Adega de Moncao was founded by 25 grape growers in 1958. There are older co-operatives in the country, but few as well-adapted to making wine styles for the modern market as this one. We began working with the co-op in 2007. The area under vine has grown steadily over the past 60+ years, and now there are 1,700members who farm, between them, around 1,300 hectares. This makes the Adega de Moncao responsible for around half of all the Alvarinho grown in this region. It can reasonably claim that this part of the country is the original home of the grape and still the source of the best wines. The other significant white grape here is Trajadura. Red grapes are still important too, but they have significantly reduced in the last 30 years, and now represent less than a half of overall plantings. Sales of reds are limited to the Portuguese market or to Portuguese communities abroad.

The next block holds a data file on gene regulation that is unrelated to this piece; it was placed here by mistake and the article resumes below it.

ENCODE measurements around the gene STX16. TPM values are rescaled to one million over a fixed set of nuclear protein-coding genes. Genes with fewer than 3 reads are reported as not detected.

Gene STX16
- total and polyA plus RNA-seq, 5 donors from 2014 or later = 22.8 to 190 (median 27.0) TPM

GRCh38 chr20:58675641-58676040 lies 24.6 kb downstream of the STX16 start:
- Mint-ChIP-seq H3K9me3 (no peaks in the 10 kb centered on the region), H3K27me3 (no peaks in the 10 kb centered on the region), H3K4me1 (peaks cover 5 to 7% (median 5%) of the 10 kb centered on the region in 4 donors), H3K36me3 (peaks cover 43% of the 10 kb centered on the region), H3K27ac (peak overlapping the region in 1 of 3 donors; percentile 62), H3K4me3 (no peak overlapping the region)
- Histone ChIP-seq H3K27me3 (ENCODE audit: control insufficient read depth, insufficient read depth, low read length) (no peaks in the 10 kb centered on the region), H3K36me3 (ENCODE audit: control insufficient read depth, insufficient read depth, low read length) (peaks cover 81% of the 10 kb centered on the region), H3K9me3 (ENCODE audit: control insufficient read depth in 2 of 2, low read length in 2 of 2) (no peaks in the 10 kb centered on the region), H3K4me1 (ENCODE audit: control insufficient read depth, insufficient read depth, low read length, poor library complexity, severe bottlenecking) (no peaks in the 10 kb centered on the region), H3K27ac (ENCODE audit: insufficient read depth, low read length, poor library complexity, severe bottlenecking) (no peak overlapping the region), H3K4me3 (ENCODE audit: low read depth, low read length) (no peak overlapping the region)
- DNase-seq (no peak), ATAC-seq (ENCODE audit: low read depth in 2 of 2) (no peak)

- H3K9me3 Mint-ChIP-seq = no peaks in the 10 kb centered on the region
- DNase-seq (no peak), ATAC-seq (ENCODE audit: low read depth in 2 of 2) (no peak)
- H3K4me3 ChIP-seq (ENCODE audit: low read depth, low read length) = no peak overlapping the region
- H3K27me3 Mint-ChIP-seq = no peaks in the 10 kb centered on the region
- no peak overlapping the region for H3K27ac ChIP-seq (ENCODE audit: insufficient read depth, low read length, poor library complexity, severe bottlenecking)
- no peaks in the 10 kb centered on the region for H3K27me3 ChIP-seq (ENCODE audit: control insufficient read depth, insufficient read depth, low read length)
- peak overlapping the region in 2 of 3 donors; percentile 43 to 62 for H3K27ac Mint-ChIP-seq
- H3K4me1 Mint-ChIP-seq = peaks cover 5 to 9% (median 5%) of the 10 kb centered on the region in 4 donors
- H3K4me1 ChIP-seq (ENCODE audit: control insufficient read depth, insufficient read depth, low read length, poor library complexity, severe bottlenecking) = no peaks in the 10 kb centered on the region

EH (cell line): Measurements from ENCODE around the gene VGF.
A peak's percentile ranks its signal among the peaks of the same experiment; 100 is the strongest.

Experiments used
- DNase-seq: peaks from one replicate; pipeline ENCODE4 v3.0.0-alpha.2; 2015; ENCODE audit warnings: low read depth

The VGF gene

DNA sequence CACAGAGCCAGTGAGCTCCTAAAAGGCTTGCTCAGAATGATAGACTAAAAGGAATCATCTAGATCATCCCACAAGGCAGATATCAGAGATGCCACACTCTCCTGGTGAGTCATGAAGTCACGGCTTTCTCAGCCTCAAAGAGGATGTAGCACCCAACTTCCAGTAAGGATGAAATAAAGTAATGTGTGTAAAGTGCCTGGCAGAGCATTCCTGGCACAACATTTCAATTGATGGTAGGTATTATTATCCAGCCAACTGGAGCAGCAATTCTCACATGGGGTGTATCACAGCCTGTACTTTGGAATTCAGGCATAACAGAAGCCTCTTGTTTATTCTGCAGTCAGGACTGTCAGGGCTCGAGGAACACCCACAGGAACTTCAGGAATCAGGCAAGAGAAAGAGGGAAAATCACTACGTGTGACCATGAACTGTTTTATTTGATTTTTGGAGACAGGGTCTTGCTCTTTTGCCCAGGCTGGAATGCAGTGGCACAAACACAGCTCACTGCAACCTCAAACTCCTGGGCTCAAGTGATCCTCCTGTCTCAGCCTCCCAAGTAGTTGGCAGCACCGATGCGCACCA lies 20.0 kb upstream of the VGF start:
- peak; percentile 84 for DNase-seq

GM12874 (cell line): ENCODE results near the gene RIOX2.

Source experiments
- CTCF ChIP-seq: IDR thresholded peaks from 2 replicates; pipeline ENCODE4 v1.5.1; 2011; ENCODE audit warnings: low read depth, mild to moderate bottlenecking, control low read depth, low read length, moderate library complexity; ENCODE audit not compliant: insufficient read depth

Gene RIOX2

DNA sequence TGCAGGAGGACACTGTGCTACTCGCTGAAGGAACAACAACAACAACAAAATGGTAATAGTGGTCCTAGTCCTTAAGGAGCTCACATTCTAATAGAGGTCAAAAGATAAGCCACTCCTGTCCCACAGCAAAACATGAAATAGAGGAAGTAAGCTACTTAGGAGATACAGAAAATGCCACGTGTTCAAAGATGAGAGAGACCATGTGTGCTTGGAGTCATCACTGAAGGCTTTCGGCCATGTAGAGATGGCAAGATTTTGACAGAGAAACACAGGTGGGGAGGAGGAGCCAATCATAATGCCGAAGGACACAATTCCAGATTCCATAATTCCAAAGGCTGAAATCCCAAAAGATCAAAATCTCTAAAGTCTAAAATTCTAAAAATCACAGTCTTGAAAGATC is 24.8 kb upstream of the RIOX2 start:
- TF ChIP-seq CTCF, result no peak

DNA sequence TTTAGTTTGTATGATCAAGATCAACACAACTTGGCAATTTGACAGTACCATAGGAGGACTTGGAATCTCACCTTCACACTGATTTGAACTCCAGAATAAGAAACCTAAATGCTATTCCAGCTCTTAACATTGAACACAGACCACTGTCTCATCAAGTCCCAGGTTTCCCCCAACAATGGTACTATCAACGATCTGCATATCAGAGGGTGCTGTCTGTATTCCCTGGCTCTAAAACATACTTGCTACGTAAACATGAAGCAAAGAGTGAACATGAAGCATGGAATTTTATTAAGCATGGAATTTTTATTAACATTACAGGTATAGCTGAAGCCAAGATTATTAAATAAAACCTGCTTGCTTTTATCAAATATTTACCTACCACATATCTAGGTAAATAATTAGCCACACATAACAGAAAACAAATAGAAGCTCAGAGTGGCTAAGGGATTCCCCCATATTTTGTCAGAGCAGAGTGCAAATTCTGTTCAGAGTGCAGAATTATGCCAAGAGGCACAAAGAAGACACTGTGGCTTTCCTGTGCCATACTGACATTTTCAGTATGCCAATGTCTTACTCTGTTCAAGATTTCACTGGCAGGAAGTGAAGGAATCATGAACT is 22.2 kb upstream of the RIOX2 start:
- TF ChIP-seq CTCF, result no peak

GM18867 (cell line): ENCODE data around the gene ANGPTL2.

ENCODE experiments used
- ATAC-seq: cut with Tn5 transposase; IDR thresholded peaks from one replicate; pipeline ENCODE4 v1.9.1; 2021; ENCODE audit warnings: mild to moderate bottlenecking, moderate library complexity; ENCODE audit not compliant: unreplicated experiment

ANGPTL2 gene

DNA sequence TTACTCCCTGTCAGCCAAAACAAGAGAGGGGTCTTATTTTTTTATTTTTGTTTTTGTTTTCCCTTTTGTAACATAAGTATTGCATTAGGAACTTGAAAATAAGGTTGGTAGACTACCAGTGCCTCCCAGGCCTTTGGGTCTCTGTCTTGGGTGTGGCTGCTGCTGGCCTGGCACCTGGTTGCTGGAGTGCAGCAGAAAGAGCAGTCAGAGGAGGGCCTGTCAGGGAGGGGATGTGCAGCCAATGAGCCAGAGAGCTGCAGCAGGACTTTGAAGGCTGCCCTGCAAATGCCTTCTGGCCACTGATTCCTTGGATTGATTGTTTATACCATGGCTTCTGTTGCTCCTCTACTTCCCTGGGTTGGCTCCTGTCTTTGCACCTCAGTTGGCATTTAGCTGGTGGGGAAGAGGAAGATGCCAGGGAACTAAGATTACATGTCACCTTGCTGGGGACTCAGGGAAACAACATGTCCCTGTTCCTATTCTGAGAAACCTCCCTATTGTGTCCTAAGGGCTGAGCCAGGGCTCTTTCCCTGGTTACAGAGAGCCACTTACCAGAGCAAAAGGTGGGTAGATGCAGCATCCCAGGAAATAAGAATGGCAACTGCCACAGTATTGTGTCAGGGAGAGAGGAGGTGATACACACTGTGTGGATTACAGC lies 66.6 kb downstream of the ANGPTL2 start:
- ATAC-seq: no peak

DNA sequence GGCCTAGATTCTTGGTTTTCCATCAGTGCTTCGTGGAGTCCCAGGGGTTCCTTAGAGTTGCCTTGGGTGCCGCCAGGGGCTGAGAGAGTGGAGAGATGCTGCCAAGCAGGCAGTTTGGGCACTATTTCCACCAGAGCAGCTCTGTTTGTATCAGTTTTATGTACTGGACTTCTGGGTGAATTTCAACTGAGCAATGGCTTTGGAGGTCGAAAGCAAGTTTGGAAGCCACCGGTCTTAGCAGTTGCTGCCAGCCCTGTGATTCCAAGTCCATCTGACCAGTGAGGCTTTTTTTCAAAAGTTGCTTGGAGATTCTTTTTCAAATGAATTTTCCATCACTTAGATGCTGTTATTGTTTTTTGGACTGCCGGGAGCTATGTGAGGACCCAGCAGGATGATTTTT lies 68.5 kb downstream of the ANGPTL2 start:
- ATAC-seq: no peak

The demarcated area for Vinho Verde D.O.C. fills the top left hand corner of the map of Portugal. The total area is enormous, stretching down from the Spanish border in the north down even further south than the Douro river. There are numerous different grape varieties in the whole area, and various sub-regions reflect the different growing conditions. Moncao e Melgaco is the most northerly, lying right on the Spanish border. There is less of an Atlantic influence here as we are a little inland, and the summers are hotter, and drier, than further down the coast. As a result Alvarinho thrives, and the Vinhos Verdes here have a bit more weight and ripeness and a bit less acidity. It is here that Alvarinho is most successful. (LF 4/20)